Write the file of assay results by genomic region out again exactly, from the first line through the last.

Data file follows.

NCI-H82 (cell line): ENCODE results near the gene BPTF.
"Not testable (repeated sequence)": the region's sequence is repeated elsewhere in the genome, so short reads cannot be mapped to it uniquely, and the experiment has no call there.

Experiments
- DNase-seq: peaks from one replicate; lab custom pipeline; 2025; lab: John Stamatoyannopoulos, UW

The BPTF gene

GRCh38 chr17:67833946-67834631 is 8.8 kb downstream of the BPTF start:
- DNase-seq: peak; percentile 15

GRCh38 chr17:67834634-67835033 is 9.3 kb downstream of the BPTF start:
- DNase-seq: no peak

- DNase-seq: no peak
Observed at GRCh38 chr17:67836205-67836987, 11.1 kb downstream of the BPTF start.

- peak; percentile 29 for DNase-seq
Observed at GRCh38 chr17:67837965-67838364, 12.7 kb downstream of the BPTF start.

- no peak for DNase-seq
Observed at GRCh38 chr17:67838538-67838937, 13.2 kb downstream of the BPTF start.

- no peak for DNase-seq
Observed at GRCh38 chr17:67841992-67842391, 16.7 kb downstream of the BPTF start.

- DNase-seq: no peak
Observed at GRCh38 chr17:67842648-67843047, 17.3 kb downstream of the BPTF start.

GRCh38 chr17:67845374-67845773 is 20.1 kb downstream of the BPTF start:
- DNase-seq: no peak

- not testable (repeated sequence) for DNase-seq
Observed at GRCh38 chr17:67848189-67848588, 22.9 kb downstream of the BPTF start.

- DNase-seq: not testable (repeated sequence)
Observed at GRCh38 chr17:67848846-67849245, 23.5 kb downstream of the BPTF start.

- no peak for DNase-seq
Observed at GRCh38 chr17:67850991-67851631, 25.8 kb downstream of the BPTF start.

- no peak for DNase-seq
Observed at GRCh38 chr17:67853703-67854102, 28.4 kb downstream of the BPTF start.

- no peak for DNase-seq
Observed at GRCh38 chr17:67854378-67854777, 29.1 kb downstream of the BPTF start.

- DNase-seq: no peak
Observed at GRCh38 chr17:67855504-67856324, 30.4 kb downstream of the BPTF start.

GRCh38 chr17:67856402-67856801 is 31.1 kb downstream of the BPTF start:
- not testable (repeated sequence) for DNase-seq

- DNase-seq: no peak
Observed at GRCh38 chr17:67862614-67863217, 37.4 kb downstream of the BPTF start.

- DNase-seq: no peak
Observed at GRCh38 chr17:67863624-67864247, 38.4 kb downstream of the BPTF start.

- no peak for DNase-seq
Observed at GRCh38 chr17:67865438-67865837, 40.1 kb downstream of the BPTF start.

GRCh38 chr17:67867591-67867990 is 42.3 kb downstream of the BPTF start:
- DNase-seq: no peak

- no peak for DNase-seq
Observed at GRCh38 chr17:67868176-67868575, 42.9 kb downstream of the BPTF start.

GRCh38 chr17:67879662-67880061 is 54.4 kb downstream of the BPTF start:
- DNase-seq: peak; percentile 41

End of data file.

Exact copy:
NCI-H82 (cell line): ENCODE results near the gene BPTF.
"Not testable (repeated sequence)": the region's sequence is repeated elsewhere in the genome, so short reads cannot be mapped to it uniquely, and the experiment has no call there.

Experiments
- DNase-seq: peaks from one replicate; lab custom pipeline; 2025; lab: John Stamatoyannopoulos, UW

The BPTF gene

GRCh38 chr17:67833946-67834631 is 8.8 kb downstream of the BPTF start:
- DNase-seq: peak; percentile 15

GRCh38 chr17:67834634-67835033 is 9.3 kb downstream of the BPTF start:
- DNase-seq: no peak

- DNase-seq: no peak
Observed at GRCh38 chr17:67836205-67836987, 11.1 kb downstream of the BPTF start.

- peak; percentile 29 for DNase-seq
Observed at GRCh38 chr17:67837965-67838364, 12.7 kb downstream of the BPTF start.

- no peak for DNase-seq
Observed at GRCh38 chr17:67838538-67838937, 13.2 kb downstream of the BPTF start.

- no peak for DNase-seq
Observed at GRCh38 chr17:67841992-67842391, 16.7 kb downstream of the BPTF start.

- DNase-seq: no peak
Observed at GRCh38 chr17:67842648-67843047, 17.3 kb downstream of the BPTF start.

GRCh38 chr17:67845374-67845773 is 20.1 kb downstream of the BPTF start:
- DNase-seq: no peak

- not testable (repeated sequence) for DNase-seq
Observed at GRCh38 chr17:67848189-67848588, 22.9 kb downstream of the BPTF start.

- DNase-seq: not testable (repeated sequence)
Observed at GRCh38 chr17:67848846-67849245, 23.5 kb downstream of the BPTF start.

- no peak for DNase-seq
Observed at GRCh38 chr17:67850991-67851631, 25.8 kb downstream of the BPTF start.

- no peak for DNase-seq
Observed at GRCh38 chr17:67853703-67854102, 28.4 kb downstream of the BPTF start.

- no peak for DNase-seq
Observed at GRCh38 chr17:67854378-67854777, 29.1 kb downstream of the BPTF start.

- DNase-seq: no peak
Observed at GRCh38 chr17:67855504-67856324, 30.4 kb downstream of the BPTF start.

GRCh38 chr17:67856402-67856801 is 31.1 kb downstream of the BPTF start:
- not testable (repeated sequence) for DNase-seq

- DNase-seq: no peak
Observed at GRCh38 chr17:67862614-67863217, 37.4 kb downstream of the BPTF start.

- DNase-seq: no peak
Observed at GRCh38 chr17:67863624-67864247, 38.4 kb downstream of the BPTF start.

- no peak for DNase-seq
Observed at GRCh38 chr17:67865438-67865837, 40.1 kb downstream of the BPTF start.

GRCh38 chr17:67867591-67867990 is 42.3 kb downstream of the BPTF start:
- DNase-seq: no peak

- no peak for DNase-seq
Observed at GRCh38 chr17:67868176-67868575, 42.9 kb downstream of the BPTF start.

GRCh38 chr17:67879662-67880061 is 54.4 kb downstream of the BPTF start:
- DNase-seq: peak; percentile 41